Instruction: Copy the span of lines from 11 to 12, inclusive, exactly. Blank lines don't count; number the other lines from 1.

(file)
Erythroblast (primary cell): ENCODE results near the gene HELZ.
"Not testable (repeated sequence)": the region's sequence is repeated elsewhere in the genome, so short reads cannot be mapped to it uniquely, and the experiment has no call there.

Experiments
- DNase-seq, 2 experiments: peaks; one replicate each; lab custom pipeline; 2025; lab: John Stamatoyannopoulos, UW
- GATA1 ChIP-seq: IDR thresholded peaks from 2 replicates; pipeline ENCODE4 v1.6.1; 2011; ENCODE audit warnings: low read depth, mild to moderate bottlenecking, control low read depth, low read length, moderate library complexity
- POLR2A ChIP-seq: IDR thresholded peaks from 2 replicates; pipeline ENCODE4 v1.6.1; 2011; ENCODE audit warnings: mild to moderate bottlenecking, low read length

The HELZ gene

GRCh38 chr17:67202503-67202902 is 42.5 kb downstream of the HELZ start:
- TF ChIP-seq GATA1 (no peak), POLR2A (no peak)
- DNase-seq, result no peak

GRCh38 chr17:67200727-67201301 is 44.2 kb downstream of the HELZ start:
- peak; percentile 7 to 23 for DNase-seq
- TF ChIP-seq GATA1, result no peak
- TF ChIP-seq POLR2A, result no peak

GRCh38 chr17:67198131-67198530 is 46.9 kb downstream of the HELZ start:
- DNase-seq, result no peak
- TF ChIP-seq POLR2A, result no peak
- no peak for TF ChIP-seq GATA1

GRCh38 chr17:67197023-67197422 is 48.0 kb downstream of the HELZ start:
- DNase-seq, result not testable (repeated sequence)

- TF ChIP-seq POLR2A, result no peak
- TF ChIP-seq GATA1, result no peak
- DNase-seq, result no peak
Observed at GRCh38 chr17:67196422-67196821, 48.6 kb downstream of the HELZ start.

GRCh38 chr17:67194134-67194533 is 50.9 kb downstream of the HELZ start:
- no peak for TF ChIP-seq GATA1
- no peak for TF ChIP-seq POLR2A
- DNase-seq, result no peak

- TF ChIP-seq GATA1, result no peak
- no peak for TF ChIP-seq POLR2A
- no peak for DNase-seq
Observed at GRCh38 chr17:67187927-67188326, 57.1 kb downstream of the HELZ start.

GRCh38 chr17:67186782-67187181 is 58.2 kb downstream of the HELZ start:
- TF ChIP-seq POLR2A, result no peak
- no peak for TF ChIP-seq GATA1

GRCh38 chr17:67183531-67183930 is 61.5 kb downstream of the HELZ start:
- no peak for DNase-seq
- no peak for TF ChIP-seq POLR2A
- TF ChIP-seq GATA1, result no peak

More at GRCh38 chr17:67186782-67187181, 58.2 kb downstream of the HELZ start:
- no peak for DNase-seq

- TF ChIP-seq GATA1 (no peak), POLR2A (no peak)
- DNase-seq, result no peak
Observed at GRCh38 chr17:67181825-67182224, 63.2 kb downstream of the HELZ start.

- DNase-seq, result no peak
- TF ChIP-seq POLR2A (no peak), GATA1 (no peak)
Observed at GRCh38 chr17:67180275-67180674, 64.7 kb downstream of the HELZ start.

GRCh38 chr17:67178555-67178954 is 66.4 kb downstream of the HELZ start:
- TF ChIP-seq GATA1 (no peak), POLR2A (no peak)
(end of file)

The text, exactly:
GRCh38 chr17:67200727-67201301 is 44.2 kb downstream of the HELZ start:
- peak; percentile 7 to 23 for DNase-seq